This summer, Austin, Texas, offered a “landscape conversion incentive” that pays homeowners $20 to $30 per each 100 square feet of garden that is converted using plants from an approved list.
Peoria, Ariz., expanded its xeriscape conversion program in 2009, offering homeowners and businesses as much as $715, up from $550, to get rid of lawns.
Water customers in Cary, N.C., may be eligible for $500 if they replace at least 1,000 square feet of turf with a more heat-tolerant variety of grass or a “natural area,” which might include a patio or a garden filled with drought-tolerant plants.
Utilities find that paying people to alter landscaping is “cost effective over the long run,” says Doug Bennett, conservation manager with the Southern Nevada Water Authority, which pays an average of $1,300 per homeowner for a xeriscape conversion. That often proves less expensive than finding more resources, whether by purchasing water rights or building pipelines, he says.
I love my big trees - but they are making keeping a nice lawn very difficult. Ironically, if I didn't have the trees, I would install synthetic turf. There are some very pretty ones available. They look like real grass - no watering no mowing no fertilizer no pesticide no weedkiller. If you don't have trees, you can use a leafblower or a hose to clean them.
But with the trees, I've heard you have to use a vacuum for the lawn.
Does anyone have any knowledge about that?
I have been wanting to xeriscape most of my rural Georgia red clay and weed "yard" instead of planting grass. Over time I also plan to put sheep on the part that will keep grass. We own a good deal of acreage in a gated lot. We are lucky. My concern is that red clay may not support a variety of plants to xeriscape with. I think it is troubling that collecting water on your property is illegal. I also find it deplorable that people have so much control over what a person does with land they bought and paid for. Especially if the issue is whether or not one can plant an alternative to grass that is more suited to the natural flora and fauna found in that area in order to curb reliance on water. It would also eliminate the need for gas and oil for the mower. We live in a world with skewed values.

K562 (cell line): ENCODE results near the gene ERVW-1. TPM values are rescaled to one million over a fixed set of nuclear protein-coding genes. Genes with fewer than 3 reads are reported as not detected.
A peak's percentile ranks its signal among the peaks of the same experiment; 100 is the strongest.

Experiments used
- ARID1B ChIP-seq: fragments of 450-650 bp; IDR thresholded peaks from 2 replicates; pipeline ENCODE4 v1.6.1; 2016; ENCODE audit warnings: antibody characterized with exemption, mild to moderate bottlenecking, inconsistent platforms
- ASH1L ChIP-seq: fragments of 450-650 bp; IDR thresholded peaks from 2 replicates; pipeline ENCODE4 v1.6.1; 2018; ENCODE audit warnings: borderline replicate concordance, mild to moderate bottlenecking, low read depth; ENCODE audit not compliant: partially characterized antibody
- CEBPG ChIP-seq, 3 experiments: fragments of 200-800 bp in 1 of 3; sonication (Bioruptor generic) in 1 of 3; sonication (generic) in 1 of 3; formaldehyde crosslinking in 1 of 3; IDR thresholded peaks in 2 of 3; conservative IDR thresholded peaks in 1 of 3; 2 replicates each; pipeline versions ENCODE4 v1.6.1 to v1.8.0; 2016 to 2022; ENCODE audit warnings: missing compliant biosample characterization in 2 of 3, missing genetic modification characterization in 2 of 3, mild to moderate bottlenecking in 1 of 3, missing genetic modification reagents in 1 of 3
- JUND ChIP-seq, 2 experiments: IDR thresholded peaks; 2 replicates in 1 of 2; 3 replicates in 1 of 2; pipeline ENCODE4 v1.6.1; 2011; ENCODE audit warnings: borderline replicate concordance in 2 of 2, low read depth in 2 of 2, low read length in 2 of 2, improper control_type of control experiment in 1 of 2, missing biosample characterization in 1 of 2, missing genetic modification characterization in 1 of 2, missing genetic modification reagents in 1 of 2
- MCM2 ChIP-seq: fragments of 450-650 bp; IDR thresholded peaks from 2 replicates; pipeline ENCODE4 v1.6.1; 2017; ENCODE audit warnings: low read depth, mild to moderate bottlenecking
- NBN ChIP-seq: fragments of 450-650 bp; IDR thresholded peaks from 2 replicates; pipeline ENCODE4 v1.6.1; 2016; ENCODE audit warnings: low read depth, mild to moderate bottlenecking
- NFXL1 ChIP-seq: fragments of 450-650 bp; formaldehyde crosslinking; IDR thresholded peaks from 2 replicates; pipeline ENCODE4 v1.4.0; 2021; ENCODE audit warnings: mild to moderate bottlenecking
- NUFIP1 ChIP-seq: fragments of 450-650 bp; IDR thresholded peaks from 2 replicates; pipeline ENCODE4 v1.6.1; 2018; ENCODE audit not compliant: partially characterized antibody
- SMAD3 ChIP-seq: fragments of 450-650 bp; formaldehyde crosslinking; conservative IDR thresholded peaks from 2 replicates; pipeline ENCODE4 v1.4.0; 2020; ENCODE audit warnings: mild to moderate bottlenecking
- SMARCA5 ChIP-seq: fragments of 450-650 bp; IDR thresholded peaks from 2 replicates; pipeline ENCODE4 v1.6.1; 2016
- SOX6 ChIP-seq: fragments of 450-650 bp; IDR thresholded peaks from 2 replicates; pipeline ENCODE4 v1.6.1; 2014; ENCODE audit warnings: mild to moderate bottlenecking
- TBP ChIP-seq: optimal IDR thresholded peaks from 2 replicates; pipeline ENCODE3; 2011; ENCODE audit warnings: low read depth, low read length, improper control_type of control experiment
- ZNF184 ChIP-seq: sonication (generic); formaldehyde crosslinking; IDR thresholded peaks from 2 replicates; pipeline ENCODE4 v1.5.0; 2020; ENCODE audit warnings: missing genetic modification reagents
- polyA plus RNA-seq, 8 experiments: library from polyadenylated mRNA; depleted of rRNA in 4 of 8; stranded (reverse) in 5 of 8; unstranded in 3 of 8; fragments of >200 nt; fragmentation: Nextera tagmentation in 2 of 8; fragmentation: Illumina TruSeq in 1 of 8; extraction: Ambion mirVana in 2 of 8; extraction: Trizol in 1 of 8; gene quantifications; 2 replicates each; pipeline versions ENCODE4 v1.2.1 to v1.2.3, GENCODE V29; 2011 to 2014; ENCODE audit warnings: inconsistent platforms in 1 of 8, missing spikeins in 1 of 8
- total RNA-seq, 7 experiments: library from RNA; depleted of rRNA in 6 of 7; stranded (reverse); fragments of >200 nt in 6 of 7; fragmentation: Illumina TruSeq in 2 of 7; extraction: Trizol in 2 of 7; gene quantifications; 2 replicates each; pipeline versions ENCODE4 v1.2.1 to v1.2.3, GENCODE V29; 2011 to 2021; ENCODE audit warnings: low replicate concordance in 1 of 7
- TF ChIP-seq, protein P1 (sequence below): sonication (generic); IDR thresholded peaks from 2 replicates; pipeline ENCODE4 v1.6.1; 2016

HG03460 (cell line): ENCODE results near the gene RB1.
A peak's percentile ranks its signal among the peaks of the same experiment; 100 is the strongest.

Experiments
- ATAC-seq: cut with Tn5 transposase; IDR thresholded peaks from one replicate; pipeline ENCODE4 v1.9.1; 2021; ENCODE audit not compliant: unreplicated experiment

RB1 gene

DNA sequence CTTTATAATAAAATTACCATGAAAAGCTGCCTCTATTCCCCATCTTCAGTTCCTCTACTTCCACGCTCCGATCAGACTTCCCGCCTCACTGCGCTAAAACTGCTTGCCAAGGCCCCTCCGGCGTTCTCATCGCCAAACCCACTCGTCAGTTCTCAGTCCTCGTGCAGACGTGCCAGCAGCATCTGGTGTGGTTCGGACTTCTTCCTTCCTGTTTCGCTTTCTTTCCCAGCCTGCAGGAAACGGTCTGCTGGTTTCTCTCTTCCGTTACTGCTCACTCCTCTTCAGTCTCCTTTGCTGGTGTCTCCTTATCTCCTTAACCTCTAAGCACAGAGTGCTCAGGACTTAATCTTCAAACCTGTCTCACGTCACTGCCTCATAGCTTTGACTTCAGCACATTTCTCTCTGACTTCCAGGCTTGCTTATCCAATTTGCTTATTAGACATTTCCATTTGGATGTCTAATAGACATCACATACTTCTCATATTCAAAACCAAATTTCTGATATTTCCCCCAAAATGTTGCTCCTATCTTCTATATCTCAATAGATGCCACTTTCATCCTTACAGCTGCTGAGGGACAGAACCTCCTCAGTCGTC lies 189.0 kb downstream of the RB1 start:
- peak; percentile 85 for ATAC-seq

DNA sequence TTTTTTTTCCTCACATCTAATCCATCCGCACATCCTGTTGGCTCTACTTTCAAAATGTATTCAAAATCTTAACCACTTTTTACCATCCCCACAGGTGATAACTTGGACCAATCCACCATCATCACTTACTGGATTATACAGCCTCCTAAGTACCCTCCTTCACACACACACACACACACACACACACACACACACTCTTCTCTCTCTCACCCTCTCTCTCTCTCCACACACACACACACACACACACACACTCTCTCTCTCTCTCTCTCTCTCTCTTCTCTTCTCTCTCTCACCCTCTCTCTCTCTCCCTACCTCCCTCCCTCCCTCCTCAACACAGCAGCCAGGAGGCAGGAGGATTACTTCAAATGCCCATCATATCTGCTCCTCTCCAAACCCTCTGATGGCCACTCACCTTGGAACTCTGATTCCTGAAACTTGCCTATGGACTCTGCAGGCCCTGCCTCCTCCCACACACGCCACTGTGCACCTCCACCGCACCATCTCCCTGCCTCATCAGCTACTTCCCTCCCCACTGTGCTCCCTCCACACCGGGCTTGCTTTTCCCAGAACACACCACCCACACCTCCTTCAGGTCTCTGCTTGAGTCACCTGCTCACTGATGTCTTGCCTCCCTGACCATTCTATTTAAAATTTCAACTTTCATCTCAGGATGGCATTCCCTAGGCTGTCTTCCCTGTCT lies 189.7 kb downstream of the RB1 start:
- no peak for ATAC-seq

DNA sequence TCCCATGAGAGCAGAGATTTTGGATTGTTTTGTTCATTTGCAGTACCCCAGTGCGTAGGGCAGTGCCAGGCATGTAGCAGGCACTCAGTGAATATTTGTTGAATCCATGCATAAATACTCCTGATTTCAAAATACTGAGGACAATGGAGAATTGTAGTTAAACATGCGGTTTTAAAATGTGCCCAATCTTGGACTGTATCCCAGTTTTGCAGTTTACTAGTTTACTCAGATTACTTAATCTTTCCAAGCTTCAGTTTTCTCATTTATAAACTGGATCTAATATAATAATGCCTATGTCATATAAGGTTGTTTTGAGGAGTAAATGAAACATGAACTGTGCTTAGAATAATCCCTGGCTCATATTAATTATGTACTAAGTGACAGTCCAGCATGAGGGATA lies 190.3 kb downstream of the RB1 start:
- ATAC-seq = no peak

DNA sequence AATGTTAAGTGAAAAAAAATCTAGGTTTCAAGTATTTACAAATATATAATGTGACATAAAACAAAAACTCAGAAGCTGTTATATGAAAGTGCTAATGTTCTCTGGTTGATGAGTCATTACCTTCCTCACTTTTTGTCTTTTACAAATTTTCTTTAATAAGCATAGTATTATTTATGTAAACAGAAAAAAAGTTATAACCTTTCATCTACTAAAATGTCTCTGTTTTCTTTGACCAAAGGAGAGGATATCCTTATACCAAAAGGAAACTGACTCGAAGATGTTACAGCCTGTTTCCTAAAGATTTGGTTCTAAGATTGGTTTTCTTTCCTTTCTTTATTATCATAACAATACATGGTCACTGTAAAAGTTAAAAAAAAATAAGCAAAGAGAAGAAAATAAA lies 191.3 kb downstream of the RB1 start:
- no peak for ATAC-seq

Artificial turf is designed to mimic the real thing. Some models have yellowing and browning strands woven with the green to give it a more realistic appearance. The Hansens’ model — there are several to choose from — looks damp as it glistens in the sun.
Ose said the grass is permeable, meaning water can pass through it, and odorless. Dogs and cats can even do what dogs and cats will do on it without creating stains. You just clean up the mess with a paper towel.
Rooftop gardens are being proposed for the top of some of London’s biggest buildings. By installing them on the rooftops of places like universities and town halls, it is hoped that endangered species of birds and bugs will be saved.
The Living Roofs for Wildlife project will create seven “living roofs” which will recreate the natural habitats of some of the species and include wildflower meadows, sandy areas and beach.